Salaries and Dividends For The 2019/20 Tax Year

Tuesday March 12, 2019

If you operate your own UK limited company you will probably want to use the tax planning strategy of extracting money from your company through a combination of dividends and a low salary to ensure you optimise your tax.

So, how are salary and dividends taxed?

For the 2019/2020 tax year the personal allowance is £12,500 – this means your first £12,500 of income is tax free.

If your only income was your salary then any additional salary above £12,500 would be taxed at 20%, and then once you hit the higher tax band of £50,000 any additional salary would be taxed at 40%.

There are further thresholds and tax issues to be aware of but we’ll keep it simple for this article.

With regards to dividend income, the tax free dividend allowance for 2019/2020 is £2,000.

For the 2018/19 tax year, the tax on dividends is calculated as follows:

Over and above  £2,000 the dividend income is taxed as follows:

  • Any dividends in the basic tax band (£2,001 to £50,000 for 2019/2020) attract a tax charge of 7.5%
  • Dividends above the basic tax band (over £50,000) are charged at 32.5%

It might help to look at a very simple example – if your only income was dividend income – you could receive £14,500 of tax free dividend income in 2019/2020. This is due to both your £12,500 personal allowance and also the £2,000 dividend allowance.

Tax efficient dividend and salary structure

For limited company business owners, taking a low basic salary with the balance of income being taken as dividends is a common tax planning strategy.

This works as follows:

  • You take a low tax efficient salary no higher than the personal allowance so that it does not attract personal tax
  • The salary is a tax allowable cost for your business so corporation tax is saved on the gross salary
  • Any additional amounts you extract from your company (apart from expenses) are treated as dividends which do not attract national insurance
  • Dividends are not treated as a tax allowable expense (unlike a salary) so your company does not save corporation tax on the dividends.
  • Dividends can only be paid from profit made in the company, so if you do not make a profit, you can’t take dividends.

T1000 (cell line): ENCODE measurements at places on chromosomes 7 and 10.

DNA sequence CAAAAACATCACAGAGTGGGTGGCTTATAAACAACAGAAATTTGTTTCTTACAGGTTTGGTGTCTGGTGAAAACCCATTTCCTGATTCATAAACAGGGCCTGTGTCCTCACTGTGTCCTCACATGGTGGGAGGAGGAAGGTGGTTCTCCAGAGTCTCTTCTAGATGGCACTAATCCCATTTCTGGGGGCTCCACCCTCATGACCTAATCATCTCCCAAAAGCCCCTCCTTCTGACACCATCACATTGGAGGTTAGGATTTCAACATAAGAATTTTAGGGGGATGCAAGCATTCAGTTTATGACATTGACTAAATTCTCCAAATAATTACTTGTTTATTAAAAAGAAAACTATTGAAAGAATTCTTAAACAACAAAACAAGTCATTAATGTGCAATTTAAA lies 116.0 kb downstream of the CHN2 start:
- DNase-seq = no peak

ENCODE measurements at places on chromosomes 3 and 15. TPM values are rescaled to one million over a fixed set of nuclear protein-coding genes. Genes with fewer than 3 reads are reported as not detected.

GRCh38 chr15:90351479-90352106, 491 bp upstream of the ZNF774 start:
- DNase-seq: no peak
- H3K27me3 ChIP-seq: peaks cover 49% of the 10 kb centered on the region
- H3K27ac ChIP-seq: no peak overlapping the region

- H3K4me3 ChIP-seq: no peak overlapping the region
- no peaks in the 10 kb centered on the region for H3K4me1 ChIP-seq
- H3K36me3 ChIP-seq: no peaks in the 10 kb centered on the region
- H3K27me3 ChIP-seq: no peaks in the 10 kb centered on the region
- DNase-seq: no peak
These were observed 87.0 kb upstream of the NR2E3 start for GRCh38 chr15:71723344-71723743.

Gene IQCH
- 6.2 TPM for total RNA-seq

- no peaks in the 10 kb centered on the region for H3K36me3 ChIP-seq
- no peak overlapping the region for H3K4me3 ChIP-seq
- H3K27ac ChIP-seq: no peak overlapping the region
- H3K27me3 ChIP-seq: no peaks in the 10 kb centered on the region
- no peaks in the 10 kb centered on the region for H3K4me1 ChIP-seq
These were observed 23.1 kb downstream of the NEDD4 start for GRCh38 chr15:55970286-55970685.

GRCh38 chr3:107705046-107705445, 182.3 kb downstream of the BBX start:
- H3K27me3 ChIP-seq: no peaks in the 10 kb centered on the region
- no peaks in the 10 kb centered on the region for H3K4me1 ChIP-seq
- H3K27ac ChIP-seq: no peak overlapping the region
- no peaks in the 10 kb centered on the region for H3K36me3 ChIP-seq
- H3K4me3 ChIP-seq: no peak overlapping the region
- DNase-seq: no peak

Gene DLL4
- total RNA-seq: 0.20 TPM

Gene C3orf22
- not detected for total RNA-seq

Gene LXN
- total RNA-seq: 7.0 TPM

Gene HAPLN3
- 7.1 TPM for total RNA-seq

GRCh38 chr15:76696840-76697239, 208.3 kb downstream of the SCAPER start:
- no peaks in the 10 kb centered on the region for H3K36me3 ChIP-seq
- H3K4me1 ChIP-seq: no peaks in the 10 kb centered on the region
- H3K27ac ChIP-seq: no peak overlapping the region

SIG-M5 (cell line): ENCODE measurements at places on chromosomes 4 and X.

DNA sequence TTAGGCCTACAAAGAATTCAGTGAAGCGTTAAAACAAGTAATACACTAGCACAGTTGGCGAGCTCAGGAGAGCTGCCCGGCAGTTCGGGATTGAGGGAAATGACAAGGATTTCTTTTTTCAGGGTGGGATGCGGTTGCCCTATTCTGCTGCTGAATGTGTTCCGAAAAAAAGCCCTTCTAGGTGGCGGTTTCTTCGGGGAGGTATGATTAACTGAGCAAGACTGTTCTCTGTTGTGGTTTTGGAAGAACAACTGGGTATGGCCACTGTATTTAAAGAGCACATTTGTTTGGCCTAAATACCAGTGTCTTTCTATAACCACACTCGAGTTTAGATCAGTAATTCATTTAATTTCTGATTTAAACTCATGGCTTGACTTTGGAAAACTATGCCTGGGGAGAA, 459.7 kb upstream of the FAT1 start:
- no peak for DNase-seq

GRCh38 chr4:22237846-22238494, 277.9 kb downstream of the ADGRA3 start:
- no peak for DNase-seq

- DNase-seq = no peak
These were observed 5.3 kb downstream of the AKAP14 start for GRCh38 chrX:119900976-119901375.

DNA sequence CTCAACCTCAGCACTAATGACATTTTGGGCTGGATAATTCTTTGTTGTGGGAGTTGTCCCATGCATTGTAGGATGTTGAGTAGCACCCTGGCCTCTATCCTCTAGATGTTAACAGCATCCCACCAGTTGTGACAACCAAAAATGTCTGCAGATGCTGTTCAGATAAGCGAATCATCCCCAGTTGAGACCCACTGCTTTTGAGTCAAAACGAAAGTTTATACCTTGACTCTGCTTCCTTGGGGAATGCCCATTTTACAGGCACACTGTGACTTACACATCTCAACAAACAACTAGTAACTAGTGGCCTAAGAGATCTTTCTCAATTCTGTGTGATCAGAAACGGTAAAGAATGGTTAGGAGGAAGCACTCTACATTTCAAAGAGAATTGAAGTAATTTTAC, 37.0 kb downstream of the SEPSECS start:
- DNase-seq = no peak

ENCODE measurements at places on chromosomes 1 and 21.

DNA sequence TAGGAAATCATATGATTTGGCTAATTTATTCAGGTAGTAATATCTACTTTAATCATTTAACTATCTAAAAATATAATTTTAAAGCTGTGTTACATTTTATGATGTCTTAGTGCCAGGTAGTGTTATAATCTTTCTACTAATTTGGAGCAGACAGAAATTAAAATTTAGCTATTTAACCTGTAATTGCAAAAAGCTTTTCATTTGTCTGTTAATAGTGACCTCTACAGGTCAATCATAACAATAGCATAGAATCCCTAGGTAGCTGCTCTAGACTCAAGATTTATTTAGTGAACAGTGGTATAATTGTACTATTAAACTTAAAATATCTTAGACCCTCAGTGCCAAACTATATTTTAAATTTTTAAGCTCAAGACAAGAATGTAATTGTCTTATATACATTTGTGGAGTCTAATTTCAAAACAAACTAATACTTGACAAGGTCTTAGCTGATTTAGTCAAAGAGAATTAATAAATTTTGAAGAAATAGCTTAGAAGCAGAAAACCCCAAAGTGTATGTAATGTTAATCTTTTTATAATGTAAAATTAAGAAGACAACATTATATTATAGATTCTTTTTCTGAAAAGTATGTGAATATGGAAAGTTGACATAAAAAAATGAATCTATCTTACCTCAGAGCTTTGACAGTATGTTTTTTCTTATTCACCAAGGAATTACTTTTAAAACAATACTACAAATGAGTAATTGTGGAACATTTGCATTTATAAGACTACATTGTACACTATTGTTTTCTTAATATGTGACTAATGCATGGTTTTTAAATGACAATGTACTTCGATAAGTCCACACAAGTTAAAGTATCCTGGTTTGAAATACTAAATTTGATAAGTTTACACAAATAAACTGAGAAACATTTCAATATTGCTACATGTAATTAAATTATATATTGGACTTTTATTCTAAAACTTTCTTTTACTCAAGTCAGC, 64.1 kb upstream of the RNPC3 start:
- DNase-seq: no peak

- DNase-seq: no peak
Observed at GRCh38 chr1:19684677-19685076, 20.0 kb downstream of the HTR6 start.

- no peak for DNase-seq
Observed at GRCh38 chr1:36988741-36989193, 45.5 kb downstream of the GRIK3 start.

Many people choose to limit their total income to not go into the higher tax band (£50,000 for 2019/2020) so they are not taxed at the higher levels of tax, but this will be a personal choice and a balance will need to be made between tax efficiency and how much of the available profits in your business you want to extract.

Below we have outlined two salary and dividend options which are put together on the basis that you wish to stay below the higher tax band (£50,000).

We have assumed the following when preparing these calculations:

  • You are a UK resident
  • You have no student loan balance
  • Your only income is your salary and dividends from your company
  • You have a standard personal allowance
  • Your company has sufficient post tax profits to support these dividends

Option 1

Take a salary below the national insurance threshold of £8,632 for 2019/2020

This level of salary will not attract any personal income tax or national insurance.

For this illustration we will assume you wish to take £50,000

With regards to dividends, the higher tax band is £50,000 so assuming you want to stay in the basic tax band this leaves you with £41,368 of dividends to take.

There will be some personal tax to pay on these though – the first £2,000 is tax free (dividend allowance) but after that they are charged at 7.5% tax.

Your annual salary is £8,632 so this leaves £3,868 of dividends that can be taken tax free in the personal allowance (£12,500 less £8,632).

There will however be Corporation Tax to pay due to less salary being taken.

The next £2,000 of dividends are also tax free as they are within the dividend allowance.

This leaves the balance of dividends of £35,500 taxed at 7.5% = ££2662  of tax.

See below for illustration.

 

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Option 2

Take an annual gross salary of £12,500 which is the standard tax free personal allowance for 2019/2020.

This level of salary will not attract any personal income tax, but it will attract some Employees National Insurance which will total £464 (rounded).

With regards to dividends, the higher tax band is £50,000 so assuming you want to stay in the basic tax band this leaves you with £37,500 of dividends to take (£50,000 less £12,500 )

There will be some personal tax to pay on these though – the first £2,000 is tax free (dividend allowance) but after that they are charged at 7.5% tax.

See below table for illustration

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Please note if you have employees the employer national insurance may be different if you are able to use the £3000 allowance, and could increase your net income to £46, 341.

As a further comparison if you were employed on this salary, your income and tax would be as follows;

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As always, if you have any questions, please talk to us at RIFT Accounting and we will help you to decide which option will work best for you.

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